Seeing as how it's Easter and all, I figured I'd put together a list of Marvel's best "Easter Eggs." I've chosen only the best, meaning incredibly hard to spot, or something that would only be recognized by hardcore comic readers. I've chosen to break it down by movie, not chronological order. And I'll save the best for last.
Iron Man 1
In a blink and you'll miss it moment, as Iron Man is flying down a busy street, you can catch a quick glimpse of a billboard with a dragon on it. Along the bottom of the billboard it reads, "Fin Fang Foom." This is a nod to the classic Iron Man villain from the comics; an extraterrestrial, dragon-like creature that crash landed on earth thousands of years ago. Eventually, another titular Iron Man villain, The Mandarin, would find Fin Fang Foom's ship and discover the "Ten Rings of Power." Unfortunately, this classic story line was utterly destroyed by the way The Mandarin was portrayed in Iron Man 3.
Captain America: The First Avenger
There are two Easter Eggs in particular from Caps first outing I want to point out. During the World's Fair sequence, you can see the original Human Torch on display. Yes, the original Human Torch, not Chris Evans from Fantastic Four. In the comics, the first Human Torch was actually an android, and one of Marvel's very first super heroes. Another juicy tidbit, The Vision, who we'll see in the upcoming Age Of Ultron, was partially constructed with parts from the original Human Torch. But I doubt that will come into play in the movies at all.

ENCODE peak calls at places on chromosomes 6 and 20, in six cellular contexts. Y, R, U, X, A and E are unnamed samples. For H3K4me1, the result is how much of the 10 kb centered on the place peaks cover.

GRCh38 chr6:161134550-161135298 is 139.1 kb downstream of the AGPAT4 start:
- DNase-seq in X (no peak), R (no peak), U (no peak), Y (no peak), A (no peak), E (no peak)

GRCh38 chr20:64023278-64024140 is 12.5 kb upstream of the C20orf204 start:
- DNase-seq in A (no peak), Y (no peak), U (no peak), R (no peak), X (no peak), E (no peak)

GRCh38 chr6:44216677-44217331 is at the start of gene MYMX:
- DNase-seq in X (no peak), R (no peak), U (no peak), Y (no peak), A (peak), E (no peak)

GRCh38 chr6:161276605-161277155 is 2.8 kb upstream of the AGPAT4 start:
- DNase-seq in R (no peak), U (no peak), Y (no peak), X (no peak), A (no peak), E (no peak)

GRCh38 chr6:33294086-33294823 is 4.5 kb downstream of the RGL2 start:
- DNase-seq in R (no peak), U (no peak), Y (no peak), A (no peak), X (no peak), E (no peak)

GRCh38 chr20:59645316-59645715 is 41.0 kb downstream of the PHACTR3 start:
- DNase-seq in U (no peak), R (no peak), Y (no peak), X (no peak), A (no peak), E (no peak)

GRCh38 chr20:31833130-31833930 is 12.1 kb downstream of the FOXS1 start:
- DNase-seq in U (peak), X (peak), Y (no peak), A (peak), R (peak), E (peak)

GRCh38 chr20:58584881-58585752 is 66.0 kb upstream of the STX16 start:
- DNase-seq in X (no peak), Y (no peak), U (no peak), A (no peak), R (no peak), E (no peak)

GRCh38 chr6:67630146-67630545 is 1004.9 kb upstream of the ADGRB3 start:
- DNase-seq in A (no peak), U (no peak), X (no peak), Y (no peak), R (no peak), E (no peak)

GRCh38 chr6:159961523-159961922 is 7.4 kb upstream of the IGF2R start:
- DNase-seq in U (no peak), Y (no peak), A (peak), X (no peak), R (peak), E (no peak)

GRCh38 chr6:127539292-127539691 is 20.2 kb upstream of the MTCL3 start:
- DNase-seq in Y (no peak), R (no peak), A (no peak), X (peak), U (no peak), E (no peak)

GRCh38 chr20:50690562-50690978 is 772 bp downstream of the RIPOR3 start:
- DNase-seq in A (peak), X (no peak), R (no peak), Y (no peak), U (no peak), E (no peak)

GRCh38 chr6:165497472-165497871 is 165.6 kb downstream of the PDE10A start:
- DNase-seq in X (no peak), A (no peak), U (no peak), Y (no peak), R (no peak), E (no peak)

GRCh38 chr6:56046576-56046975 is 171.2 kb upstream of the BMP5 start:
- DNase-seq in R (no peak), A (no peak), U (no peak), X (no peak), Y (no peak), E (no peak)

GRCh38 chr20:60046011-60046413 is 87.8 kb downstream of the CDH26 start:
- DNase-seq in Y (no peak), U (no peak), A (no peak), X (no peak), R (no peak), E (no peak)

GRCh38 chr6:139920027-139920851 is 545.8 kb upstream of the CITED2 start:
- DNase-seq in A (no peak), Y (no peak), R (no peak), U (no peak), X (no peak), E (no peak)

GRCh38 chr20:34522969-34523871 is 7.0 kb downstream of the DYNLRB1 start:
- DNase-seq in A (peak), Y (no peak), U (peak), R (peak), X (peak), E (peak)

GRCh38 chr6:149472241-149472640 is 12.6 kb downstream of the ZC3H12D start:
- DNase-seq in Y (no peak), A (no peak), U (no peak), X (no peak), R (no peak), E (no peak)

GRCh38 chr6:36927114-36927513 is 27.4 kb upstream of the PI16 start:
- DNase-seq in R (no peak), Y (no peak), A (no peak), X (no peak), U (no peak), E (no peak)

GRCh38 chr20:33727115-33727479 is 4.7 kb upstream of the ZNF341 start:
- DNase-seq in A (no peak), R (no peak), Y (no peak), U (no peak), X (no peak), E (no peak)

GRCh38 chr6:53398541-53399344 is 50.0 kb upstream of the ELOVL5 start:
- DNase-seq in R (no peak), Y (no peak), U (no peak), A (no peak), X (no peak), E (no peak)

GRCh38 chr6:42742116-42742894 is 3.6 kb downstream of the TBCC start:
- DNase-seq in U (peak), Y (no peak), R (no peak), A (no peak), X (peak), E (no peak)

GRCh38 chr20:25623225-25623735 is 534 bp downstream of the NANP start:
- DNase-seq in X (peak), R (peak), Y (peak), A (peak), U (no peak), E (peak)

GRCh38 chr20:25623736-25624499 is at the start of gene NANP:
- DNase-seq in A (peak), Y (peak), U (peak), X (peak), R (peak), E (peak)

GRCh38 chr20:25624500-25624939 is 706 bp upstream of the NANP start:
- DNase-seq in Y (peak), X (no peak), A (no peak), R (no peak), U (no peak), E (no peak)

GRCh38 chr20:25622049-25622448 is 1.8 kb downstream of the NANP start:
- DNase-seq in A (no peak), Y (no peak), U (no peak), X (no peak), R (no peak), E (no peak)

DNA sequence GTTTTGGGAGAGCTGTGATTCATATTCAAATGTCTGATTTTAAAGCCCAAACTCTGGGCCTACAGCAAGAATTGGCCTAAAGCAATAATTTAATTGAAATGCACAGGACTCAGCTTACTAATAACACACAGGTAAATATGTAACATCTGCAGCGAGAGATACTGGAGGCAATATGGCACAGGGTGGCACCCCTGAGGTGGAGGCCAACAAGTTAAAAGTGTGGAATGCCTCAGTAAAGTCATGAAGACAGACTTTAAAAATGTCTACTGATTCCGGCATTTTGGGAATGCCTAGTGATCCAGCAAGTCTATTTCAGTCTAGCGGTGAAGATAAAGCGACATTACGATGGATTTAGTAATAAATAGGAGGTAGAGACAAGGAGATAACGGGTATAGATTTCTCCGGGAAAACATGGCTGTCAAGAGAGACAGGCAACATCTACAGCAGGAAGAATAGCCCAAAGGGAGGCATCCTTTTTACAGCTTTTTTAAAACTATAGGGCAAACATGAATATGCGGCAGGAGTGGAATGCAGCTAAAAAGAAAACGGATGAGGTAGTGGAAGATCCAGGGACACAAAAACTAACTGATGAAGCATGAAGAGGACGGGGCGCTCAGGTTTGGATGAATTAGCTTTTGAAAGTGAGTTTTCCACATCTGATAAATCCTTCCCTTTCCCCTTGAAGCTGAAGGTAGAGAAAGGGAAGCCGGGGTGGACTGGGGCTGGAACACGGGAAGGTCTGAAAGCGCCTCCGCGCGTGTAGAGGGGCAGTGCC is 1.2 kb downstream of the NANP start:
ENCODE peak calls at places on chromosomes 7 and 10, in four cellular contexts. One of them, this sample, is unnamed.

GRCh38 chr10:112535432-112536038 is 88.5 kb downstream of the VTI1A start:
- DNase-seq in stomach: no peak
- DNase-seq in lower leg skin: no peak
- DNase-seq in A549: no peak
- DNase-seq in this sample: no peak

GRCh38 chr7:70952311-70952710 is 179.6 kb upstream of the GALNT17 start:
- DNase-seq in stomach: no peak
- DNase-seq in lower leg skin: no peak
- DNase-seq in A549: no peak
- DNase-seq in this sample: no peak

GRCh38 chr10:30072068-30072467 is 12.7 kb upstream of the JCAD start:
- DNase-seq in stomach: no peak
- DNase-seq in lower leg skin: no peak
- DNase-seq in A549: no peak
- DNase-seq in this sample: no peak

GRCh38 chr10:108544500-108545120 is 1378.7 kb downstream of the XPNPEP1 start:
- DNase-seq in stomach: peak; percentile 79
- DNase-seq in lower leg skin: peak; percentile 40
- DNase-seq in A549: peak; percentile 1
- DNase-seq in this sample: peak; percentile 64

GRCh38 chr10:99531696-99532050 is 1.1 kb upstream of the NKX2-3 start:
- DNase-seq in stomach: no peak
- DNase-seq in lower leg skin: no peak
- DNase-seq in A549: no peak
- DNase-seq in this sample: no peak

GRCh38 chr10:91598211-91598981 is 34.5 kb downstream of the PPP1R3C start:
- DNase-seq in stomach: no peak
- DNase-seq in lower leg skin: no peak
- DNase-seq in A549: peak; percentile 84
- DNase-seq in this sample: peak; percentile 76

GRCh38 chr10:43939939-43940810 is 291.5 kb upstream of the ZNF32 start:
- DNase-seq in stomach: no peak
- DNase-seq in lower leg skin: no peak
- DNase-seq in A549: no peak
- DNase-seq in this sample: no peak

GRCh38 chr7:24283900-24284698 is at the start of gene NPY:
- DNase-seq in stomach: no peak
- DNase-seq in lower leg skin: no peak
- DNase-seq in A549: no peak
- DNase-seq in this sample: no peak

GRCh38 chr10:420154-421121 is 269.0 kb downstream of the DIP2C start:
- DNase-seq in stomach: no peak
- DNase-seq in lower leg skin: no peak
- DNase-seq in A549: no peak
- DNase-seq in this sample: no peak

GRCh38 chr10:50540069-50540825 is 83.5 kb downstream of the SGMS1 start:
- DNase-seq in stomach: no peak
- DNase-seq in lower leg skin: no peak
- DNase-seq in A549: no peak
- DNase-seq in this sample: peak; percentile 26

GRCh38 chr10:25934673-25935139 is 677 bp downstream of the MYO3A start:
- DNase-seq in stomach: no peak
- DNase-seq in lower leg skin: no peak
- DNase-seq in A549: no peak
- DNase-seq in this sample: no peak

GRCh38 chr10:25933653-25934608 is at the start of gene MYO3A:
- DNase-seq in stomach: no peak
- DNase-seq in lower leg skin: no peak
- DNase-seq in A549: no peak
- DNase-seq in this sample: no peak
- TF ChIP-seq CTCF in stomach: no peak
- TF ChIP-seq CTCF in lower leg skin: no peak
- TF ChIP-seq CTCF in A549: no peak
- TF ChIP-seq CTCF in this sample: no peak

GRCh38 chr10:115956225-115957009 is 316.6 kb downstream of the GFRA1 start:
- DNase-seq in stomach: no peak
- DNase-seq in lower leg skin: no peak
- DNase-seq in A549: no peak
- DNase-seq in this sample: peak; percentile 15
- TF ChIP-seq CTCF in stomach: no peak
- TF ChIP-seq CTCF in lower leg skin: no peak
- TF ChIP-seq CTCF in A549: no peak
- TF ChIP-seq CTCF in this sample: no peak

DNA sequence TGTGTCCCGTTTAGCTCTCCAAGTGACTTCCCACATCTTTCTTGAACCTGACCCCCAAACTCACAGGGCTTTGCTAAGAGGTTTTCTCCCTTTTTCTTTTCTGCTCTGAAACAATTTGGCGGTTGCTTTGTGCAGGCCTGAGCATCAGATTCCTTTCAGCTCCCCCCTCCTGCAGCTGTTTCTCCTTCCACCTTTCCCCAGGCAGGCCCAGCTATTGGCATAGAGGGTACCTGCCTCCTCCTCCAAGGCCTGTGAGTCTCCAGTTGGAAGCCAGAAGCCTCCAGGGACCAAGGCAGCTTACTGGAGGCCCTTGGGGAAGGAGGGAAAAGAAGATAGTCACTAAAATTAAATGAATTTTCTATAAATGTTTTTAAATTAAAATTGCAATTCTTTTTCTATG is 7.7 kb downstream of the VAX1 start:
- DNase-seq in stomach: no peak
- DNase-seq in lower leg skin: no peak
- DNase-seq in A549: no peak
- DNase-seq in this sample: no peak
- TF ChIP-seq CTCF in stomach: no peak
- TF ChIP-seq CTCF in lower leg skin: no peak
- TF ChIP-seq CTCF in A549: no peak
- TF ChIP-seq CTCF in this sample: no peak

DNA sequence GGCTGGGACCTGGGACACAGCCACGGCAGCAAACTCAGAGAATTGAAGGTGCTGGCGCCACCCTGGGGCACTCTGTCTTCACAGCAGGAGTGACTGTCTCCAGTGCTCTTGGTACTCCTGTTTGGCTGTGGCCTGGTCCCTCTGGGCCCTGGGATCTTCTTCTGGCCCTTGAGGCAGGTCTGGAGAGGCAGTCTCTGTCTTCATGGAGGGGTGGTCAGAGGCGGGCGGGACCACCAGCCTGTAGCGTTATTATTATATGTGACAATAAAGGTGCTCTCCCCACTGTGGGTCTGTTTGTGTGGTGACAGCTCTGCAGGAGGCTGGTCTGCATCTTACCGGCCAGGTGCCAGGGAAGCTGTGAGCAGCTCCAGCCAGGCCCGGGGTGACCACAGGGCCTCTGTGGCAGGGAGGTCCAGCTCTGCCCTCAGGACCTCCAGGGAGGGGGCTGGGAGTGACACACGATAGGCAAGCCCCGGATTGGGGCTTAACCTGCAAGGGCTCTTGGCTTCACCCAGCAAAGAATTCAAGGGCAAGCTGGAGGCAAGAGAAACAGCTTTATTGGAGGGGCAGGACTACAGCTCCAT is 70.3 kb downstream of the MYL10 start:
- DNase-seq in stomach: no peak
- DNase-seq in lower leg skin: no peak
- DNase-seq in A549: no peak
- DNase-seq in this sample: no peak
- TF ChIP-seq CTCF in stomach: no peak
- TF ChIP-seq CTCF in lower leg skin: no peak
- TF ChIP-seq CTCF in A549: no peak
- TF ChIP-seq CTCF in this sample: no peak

The second Easter Egg is a two for one, having to do with Arnim Zola. In the comics, Zola's consciousness was transferred into a robotic body, allowing him a form of immortality. In a scene where Zola is quickly gathering his things to escape a factory, you can see the blueprints for this robotic body.
In Captain America: The Winter Soldier, though not in a robotic body per say, Zola's consciousness has been transferred into virtually endless computer data-banks, so he could live on without his body.
Iron Man 2
Again, two big Easter Eggs will be discussed here. In the scene where Tony is going through his father's old notebook, you can see a drawing of the Tesseract. The actual Tesseract doesn't make its appearance until 2 movies later, in Captain America: The First Avenger.
Later in the movie, there's a scene where Tony is sitting around several computer screens. One of the screens is playing a news report about The Hulk (which seems to indicate Iron Man 2 and The Incredible Hulk take place during the same time frame). But the bigger Easter Egg is on the screen behind Tony. It contains a map of Africa, with a circled location, most likely Wakanda. This is the home of the Black Panther. And of course, we will now see the Black Panther and Wakanda in future Marvel movies.